The AMA and AAFP are at odds with new legislation that affects interstate medical licensing. However, in Senate Bill 2943 which is a defense bill, a section on telehealth says the site of the provider rather than the patient determines the source for the consultation. In a letter to both the Senate and the Congressional Armed Services Committee , both organizations take issue with the point of service being the provider. Some excerpts from the AMA letter:
“We are therefore deeply concerned with the language in section 705(d) of the Senate version of the NDAA (S. 2943) that would alter the point of care from the location of the patient to the location of the provider. This provision would deprive TRICARE beneficiaries of essential protections by fundamentally subverting and undermining existing state-based patient safety protections that are currently in force, and remove an essential mechanism used by states to ensure medical care provided to patients in their state meets acceptable standards of care.”
Response: Why wouldn’t every state have the same protection in place? We don’t practice differently from California to New York. One driver’s license protects a person in an accident if they are from two different states. Rather than spending the money for the Compact why not spend it to promote better working reciprocal relationships among the states?
“Changing the applicable state laws from the location where the patient is located to the state where the health care provider is located for purposes of state licensure, medical liability, and reimbursement does not achieve the intended outcome. Namely, it would create confusion by altering well-established legal principles and open new conflicts of law questions, degrade important patient protections, and create confusion with regard to payment and coverage.”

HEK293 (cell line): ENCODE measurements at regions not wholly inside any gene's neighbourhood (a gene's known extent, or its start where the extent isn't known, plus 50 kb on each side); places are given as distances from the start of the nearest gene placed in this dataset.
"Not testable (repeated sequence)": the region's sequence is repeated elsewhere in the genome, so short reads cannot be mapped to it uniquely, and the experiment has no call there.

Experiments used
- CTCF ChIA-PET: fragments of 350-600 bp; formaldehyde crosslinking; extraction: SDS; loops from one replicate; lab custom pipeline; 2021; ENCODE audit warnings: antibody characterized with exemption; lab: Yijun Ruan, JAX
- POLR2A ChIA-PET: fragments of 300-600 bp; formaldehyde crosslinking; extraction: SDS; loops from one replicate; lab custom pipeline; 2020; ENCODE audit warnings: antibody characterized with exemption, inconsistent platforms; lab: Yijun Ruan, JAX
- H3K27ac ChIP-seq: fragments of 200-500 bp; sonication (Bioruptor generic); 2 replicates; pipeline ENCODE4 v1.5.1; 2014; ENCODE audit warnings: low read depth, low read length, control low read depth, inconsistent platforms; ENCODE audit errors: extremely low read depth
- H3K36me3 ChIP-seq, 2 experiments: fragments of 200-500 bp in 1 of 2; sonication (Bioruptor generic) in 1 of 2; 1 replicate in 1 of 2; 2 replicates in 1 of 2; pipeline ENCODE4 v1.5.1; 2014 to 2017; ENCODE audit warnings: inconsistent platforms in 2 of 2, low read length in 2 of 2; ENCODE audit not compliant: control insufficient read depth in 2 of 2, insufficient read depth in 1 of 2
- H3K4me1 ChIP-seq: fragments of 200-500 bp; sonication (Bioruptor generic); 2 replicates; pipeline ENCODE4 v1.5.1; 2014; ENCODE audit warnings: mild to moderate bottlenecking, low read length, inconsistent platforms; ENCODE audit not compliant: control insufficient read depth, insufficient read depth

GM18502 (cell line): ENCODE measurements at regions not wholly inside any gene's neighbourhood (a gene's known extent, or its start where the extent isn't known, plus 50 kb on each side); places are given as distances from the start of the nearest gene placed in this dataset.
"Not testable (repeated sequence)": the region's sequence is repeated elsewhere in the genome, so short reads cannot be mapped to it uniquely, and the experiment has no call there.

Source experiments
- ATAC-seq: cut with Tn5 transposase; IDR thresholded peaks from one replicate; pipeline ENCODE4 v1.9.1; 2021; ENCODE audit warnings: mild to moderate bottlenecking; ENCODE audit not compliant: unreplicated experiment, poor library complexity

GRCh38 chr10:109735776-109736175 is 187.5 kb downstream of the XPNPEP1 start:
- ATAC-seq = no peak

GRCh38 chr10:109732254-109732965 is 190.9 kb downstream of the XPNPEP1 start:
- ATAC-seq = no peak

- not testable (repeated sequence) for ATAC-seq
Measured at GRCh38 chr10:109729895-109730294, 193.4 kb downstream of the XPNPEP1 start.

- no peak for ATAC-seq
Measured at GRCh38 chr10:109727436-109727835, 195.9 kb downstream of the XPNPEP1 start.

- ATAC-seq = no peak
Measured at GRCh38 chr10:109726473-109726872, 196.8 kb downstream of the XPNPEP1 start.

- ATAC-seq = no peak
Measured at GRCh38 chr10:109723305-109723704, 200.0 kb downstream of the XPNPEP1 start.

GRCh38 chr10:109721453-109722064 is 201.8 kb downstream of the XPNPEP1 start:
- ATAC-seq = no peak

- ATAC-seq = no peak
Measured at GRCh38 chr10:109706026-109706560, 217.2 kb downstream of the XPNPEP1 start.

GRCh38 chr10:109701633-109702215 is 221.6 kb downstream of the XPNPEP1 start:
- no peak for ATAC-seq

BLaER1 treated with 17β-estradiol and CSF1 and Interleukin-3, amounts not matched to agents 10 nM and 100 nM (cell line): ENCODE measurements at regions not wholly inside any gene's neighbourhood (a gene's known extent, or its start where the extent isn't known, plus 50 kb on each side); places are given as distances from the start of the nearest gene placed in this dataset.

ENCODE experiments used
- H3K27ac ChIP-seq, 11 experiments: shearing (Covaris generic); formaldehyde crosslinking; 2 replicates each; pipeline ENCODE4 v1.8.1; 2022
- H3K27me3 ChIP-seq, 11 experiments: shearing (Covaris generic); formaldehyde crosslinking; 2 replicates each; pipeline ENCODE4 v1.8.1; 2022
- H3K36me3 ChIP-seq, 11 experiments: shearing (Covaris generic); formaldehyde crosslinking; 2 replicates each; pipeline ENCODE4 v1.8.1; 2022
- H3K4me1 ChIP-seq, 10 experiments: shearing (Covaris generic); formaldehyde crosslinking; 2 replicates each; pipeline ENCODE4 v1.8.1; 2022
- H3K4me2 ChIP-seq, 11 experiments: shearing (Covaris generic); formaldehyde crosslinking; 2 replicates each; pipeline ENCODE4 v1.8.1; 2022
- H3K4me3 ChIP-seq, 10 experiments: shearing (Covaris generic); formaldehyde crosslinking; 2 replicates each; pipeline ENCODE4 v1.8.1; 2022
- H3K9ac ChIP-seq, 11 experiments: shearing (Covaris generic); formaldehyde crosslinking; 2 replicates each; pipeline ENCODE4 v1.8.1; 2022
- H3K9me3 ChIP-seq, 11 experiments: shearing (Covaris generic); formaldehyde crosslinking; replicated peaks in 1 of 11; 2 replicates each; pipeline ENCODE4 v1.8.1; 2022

Response: Why shouldn’t we have the same laws for all states? We train in one state and practice in another. We have malpractice that extends across state lines.
“Section 705(d) would dismantle accountability mechanisms needed to ensure patient protection because (1) state licensing boards, where the patient is located, would lack authority over practitioners licensed in another state and (2) state boards where the practitioner is licensed would have no authority to conduct investigations in a different state where the patient is located.”
Response: Again, a driver has automobile insurance which works in every state he or she drives. Isn’t it time that artificial borders be removed when it affects patient care. We all want to ensure patient safety but what has been done to make this universal. After 100 years, state medical boards need a 21st-century model.
“The medical profession has long advocated that state licensing boards and the Federation of State Medical Boards (FSMB) streamline and simplify the medical licensure process. And, to that end, a workable solution is rapidly advancing through the FSMB’s Interstate Medical Licensure Compact”.
Response: the FSMB started this process in 2014, and to date, only 18 states have approved this. In fact, the state of Ohio came out against accepting the Compact. So how do we know if the majority of states will sign on?
My concern is that the telemedicine practitioners and clinical service providers are not being heard. When it takes 4-6 months for a license and 3-4 months for credentialing, just how many patients are not receiving the benefits of telemedicine? There has always been a concern that state medical boards face a conflict of interest when they control who comes into their state to practice medicine. In 2016, it is time these boards catch up with expanding medical technology that enhances patient access to healthcare. I still favor an unencumbered reciprocal license (drivers license model) or a national license so we can resolve this barrier to telemedicine.